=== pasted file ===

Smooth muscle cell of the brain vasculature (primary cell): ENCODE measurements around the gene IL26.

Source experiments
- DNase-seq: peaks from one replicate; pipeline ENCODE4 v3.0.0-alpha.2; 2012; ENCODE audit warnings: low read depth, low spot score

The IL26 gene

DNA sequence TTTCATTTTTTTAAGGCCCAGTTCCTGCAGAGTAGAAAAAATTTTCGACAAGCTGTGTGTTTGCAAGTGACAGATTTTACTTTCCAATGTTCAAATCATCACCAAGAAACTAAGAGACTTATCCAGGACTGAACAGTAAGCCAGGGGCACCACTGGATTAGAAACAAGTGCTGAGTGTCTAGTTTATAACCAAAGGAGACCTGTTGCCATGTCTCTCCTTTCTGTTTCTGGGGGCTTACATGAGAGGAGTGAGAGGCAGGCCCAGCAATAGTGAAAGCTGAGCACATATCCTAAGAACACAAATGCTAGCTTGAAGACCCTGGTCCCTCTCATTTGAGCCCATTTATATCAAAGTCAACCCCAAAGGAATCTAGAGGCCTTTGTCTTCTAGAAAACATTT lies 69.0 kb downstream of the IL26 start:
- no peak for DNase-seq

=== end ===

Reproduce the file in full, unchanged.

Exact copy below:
Smooth muscle cell of the brain vasculature (primary cell): ENCODE measurements around the gene IL26.

Source experiments
- DNase-seq: peaks from one replicate; pipeline ENCODE4 v3.0.0-alpha.2; 2012; ENCODE audit warnings: low read depth, low spot score

The IL26 gene

DNA sequence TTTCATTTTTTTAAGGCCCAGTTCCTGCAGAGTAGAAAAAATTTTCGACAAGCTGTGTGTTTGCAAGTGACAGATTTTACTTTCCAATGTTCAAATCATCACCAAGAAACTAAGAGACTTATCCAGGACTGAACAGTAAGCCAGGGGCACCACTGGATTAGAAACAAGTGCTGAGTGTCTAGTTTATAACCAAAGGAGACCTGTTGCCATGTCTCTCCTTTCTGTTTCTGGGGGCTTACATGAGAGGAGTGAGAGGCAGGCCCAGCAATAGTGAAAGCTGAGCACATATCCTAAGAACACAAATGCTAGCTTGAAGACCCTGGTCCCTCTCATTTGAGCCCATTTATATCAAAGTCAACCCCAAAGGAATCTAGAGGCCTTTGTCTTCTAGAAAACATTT lies 69.0 kb downstream of the IL26 start:
- no peak for DNase-seq